Researching the item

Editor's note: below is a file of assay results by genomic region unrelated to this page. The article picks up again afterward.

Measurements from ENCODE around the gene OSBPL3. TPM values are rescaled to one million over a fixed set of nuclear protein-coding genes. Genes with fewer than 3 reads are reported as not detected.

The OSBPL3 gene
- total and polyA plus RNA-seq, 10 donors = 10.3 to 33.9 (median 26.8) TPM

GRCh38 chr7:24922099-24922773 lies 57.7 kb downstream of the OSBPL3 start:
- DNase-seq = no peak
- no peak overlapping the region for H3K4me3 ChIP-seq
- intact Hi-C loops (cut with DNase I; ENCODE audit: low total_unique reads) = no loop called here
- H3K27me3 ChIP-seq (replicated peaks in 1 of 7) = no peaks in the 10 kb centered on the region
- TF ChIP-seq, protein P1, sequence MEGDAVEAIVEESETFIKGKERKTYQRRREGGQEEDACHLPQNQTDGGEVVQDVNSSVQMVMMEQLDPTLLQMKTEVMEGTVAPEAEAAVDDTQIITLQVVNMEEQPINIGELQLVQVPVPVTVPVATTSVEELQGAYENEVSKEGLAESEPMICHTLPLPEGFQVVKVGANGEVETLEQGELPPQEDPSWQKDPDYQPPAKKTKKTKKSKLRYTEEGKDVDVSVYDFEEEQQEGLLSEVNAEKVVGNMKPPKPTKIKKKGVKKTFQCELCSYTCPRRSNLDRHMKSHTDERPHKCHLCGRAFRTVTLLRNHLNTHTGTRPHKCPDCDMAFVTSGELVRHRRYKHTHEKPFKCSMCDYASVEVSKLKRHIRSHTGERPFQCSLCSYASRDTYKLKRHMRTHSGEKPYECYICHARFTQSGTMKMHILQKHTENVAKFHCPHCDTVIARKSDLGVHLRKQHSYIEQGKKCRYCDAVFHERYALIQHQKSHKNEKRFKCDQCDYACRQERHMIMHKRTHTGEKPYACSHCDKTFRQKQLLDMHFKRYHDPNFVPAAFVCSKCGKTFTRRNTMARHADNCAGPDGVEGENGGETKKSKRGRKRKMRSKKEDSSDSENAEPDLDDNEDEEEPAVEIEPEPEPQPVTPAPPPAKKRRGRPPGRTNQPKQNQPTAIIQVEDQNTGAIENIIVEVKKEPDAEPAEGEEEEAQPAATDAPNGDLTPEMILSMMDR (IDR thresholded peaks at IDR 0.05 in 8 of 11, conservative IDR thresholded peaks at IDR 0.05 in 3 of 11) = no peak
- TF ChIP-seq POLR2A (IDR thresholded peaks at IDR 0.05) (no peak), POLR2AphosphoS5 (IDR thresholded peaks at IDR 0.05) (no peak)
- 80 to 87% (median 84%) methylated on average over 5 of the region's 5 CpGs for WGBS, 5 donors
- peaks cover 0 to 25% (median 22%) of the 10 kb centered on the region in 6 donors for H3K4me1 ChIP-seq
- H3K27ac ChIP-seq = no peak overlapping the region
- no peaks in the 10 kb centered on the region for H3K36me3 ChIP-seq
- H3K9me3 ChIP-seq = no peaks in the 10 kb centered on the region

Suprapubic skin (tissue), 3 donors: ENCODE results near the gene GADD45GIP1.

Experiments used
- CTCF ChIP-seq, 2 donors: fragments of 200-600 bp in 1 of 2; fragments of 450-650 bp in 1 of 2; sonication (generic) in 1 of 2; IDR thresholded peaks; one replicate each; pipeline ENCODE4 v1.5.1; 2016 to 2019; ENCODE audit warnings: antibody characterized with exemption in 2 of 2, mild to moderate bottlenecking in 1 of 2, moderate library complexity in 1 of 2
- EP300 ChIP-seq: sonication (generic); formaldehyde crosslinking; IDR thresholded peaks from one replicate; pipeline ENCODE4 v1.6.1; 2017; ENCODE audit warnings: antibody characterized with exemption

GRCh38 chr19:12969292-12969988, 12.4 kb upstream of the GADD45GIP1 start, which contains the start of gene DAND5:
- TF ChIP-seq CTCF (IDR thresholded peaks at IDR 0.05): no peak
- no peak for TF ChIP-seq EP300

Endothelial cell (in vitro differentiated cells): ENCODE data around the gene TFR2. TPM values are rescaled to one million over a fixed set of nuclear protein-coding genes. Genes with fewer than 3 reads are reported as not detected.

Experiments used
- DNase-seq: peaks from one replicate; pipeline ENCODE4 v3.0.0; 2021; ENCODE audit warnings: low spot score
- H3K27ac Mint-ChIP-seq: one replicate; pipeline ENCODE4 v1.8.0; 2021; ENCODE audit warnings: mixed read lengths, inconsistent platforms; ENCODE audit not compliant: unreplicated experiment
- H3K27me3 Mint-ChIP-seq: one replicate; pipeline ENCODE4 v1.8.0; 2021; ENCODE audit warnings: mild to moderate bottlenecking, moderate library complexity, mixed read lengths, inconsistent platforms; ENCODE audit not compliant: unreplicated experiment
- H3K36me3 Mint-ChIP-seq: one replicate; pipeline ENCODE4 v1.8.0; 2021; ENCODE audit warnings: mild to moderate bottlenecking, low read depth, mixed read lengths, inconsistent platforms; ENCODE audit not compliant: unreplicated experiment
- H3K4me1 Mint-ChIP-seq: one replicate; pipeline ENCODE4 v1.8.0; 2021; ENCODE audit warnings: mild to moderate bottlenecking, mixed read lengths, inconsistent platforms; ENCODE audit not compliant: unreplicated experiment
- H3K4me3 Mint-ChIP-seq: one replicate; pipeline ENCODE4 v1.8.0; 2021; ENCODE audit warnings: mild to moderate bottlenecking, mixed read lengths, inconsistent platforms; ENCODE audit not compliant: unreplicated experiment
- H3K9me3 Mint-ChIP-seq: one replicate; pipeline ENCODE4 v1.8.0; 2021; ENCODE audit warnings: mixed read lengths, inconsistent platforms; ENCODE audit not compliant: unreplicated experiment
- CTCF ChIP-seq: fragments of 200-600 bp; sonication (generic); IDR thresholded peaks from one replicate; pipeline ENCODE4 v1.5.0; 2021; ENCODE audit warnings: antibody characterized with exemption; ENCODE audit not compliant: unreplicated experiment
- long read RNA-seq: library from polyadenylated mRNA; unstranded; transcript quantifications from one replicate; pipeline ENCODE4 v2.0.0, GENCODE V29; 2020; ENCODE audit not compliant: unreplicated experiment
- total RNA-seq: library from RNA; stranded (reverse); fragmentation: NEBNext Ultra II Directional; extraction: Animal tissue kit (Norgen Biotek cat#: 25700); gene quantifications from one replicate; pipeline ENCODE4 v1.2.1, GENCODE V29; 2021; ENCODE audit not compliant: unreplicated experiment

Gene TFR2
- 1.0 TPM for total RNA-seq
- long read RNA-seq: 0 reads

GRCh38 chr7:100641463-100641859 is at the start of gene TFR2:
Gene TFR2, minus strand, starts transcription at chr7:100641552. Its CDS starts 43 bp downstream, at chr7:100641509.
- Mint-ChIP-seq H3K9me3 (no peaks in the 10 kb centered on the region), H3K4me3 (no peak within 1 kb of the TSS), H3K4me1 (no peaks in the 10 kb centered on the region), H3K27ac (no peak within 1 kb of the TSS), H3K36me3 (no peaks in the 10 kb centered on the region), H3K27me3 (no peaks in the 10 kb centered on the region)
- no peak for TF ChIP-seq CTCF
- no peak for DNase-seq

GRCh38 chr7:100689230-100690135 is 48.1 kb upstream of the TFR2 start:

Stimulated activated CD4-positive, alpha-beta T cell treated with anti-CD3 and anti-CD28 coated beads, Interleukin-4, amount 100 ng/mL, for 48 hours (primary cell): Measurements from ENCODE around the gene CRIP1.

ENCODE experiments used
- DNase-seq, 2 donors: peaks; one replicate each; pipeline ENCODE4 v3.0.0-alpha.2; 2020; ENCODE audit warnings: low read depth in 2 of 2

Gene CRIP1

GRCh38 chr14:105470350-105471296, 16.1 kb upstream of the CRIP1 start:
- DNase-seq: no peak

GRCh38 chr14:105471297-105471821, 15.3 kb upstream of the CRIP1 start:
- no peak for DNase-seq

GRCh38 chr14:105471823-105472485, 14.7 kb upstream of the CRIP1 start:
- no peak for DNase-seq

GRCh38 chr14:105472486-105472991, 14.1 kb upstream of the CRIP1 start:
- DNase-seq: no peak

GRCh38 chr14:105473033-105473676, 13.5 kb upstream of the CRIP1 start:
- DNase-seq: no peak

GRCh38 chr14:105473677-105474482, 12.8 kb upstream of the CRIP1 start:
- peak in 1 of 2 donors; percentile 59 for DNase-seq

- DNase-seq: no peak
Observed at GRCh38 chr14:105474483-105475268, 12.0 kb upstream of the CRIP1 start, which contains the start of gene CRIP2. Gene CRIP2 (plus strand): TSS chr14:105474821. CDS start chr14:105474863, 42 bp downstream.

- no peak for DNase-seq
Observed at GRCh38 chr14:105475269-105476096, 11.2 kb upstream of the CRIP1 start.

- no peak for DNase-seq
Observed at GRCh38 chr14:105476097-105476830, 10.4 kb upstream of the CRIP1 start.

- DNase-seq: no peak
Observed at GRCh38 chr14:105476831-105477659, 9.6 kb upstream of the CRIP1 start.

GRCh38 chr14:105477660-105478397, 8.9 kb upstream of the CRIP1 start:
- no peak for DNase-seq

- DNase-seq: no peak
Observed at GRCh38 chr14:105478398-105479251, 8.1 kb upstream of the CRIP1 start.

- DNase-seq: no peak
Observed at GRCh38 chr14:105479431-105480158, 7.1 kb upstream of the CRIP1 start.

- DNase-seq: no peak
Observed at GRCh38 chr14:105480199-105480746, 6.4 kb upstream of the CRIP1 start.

Once you decide on what you are interested in and where you are looking for it, you should see what is available and how much it is likely to cost you. When searching at an auction site, be as general as you can without getting a large list of possible matches. You can start by browsing through the list of categories until you get to the most specific category that will still contain all listings of the item you are looking for. From there you will need to select a word or words that most people would use to describe the item. You may need to do multiple searches to account for differing descriptions, misspellings, and errors by sellers. Once you find what is available, you can see what sellers are asking and what people are bidding for these items. Some auction sites also allow you to search through completed auctions. With this feature you can see what an item is likely to sell for, and combined with the current listings you can see how often a particular item is likely to be put up for auction. This information will be useful when you decide how much to bid and whether to bid on an item or wait for another. Finally, read the sellers' descriptions carefully, paying attention to the condition of the item, the estimated shipping cost, and the methods of payment the sellers accept. If you pay by money order, you'll need to pay an 80 cent fee to get the money order, in addition to the 33 cents to mail it. If you pay by personal check, you'll still need to pay postage to send it, but the seller may also delay shipment until the check clears. Credit card purchases are the most convenient, but few sellers accept this method. All of this should be considered when you decide how much to bid on the item.